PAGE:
The opinion of the court was delivered by: Hon. Michael M. Anello United States District Judge
ORDER GRANTING DEFENDANT'S MOTION FOR SUMMARY JUDGMENT
On August 13, 2010, Defendant John E. Potter, Postmaster General for the United States Postal Service ("Defendant" or "Postal Service") filed a motion for summary judgment seeking judgment in its favor, and against Plaintiff Hector S. Collins as to all claims asserted in his complaint. [Doc. No. 16.] Plaintiff opposed Defendant's motion on November 29 [Doc. Nos. 26, 27], and Defendant filed its reply on December 6 [Doc. Nos. 30-32.]*fn1 The Court in its discretion found Defendant's motion for summary judgment suitable for decision on the papers and without oral argument pursuant to Civil Local Rule 7.1(d)(1). [Doc. No. 33.] For the reasons discussed below, the Court GRANTS Defendant's summary judgment motion.
The following facts are not reasonably in dispute. Plaintiff Hector S. Collins, a Mexican-American male, initiated this action for discrimination he allegedly experienced during his employment as a custodian for Defendant. [Def.'s Sep. Stmt. of Undisputed Facts ("SUF"), Doc. No. 16-7, SUF 1-2.]*fn2 Plaintiff has worked as a custodian at Defendant's Margaret L. Sellers Processing and Distribution Center ("MLSPDC") in San Diego since approximately June 21, 1997. [SUF 2; Def.'s Mot. for Summ. J., Doc. No, 16-8, p.1.] On or about June 15, 2008, Plaintiff discovered that one of the tires on his vehicle, which was parked in Defendant's MLSPDC's parking lot, had been punctured. [Complaint, ¶12.] On or about June 25, 2008, Plaintiff contacted Postal Service Equal Employment Opportunity ("EEO") counselor Suzanne Marchione regarding the incident. [SUF 3; Johnson Decl., Doc. No. 16-6, ¶1.] The matter was assigned Agency Case No. 1F-921-0025-08. [SUF 4.] Shortly thereafter, Plaintiff filed an informal complaint, known as an Information for Pre-Complaint Counseling ("IFPCC"). [SUF 5.] The IFPCC indicated Plaintiff believed he was being targeted by Filipinos and that his punctured tire was a result of vandalism. [Def.'s Notice of Lodgement, Doc. No. 16-1, Exh. 1.]*fn3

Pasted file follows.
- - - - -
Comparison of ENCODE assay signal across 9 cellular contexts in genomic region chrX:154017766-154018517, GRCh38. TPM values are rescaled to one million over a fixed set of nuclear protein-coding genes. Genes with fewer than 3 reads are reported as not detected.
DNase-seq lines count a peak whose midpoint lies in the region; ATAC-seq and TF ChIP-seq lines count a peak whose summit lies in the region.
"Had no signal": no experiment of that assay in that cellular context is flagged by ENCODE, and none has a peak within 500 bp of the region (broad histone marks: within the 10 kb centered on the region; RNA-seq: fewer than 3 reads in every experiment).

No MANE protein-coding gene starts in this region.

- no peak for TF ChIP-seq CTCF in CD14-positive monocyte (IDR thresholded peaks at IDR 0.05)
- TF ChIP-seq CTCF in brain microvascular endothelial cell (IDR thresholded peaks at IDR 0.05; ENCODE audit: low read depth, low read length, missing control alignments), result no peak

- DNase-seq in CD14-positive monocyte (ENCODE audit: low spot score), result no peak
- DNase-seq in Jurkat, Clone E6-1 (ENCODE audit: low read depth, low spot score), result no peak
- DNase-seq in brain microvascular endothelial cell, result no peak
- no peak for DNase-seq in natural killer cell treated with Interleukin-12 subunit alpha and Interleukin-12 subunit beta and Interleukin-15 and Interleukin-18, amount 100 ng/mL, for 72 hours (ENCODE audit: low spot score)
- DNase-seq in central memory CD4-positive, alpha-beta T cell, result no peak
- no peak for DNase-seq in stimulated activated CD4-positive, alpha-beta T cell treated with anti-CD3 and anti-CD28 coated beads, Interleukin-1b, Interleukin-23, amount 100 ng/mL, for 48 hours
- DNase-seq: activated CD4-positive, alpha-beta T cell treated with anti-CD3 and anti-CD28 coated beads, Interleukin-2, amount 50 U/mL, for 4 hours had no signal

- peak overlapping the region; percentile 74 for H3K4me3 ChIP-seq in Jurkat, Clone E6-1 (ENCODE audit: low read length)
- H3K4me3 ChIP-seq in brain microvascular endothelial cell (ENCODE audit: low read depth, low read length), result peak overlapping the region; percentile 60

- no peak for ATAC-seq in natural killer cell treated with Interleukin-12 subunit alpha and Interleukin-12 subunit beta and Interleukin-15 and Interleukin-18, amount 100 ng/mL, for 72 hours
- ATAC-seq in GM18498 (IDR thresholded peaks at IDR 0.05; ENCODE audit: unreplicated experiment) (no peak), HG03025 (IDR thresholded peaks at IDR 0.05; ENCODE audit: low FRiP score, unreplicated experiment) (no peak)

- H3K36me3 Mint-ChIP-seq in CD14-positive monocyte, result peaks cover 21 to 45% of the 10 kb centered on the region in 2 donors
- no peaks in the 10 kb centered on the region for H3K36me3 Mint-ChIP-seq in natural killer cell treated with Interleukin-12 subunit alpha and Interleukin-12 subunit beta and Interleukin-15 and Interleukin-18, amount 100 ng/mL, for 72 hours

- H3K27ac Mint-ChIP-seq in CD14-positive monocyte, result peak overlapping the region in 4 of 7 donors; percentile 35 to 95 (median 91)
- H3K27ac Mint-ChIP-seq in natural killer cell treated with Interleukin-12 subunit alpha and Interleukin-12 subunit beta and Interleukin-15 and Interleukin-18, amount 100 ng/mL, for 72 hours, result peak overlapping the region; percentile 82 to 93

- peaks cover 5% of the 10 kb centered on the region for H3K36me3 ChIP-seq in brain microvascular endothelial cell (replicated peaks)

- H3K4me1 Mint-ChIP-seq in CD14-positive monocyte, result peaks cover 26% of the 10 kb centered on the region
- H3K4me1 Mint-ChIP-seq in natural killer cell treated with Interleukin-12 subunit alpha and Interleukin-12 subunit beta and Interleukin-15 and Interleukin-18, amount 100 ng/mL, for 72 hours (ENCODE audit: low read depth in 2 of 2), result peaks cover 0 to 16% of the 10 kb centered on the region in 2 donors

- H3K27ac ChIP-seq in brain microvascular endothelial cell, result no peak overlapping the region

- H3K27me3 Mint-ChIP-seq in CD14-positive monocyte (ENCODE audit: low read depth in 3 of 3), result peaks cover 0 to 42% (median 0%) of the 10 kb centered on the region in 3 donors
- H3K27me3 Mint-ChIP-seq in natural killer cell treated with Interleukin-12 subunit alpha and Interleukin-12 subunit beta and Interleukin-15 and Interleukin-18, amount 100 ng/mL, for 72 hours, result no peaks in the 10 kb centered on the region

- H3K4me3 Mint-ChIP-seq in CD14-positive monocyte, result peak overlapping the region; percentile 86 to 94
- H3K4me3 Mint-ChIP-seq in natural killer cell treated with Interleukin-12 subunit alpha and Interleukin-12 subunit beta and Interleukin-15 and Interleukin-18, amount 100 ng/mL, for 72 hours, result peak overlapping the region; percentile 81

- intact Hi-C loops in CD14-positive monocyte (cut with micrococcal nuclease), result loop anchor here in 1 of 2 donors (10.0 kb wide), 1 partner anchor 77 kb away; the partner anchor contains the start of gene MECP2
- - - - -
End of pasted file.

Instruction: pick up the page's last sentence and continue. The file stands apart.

He further stated that Defendant did not do anything when Plaintiff reported the alleged vandalism, as retaliation for two prior EEO complaints Plaintiff filed in September 1998 and March 2001. [Id.; SUF 6-7.] At his deposition Plaintiff testified he told Martin Graham, a Maintenance Manager with the Postal Service, that he wanted to view the surveillance video of the parking lot for the night his tire was punctured. [Def.'s Supp. NOL, Doc. No. 30-5, Exh. 10 at p.051:13-25.] According to Plaintiff, Mr. Graham responded that he had already reviewed the video, and "[t]here is nothing there." [Id. at p.051:22-23; see also Graham Decl., Doc. No. 16-3, ¶¶1-2 (the video did not show anyone puncturing Plaintiff's tire, nor anyone walking or standing within twenty feet of Plaintiff's vehicle).] Similarly, Plaintiff testified he made a request to David Decker, a Supervisor of Maintenance Operation with the Postal Service, that he be allowed to review the surveillance video. [Exh. 10 at p.052:12-16; Decker Decl., Doc. No. 16-4, ¶1.] Again, according to Plaintiff, Mr. Decker indicated he had already reviewed the video, and did not see anyone puncture Plaintiff's tire, nor walk within twenty feet of Plaintiff's vehicle while it was parked in the lot. [Exh. 10 at p.052:17-24; Decker Decl. ¶2.]*fn4 Despite the managers' responses that they reviewed the video surveillance, Plaintiff filed an EEO complaint alleging a failure to investigate. [See Exh. 10, p.052:18-21.]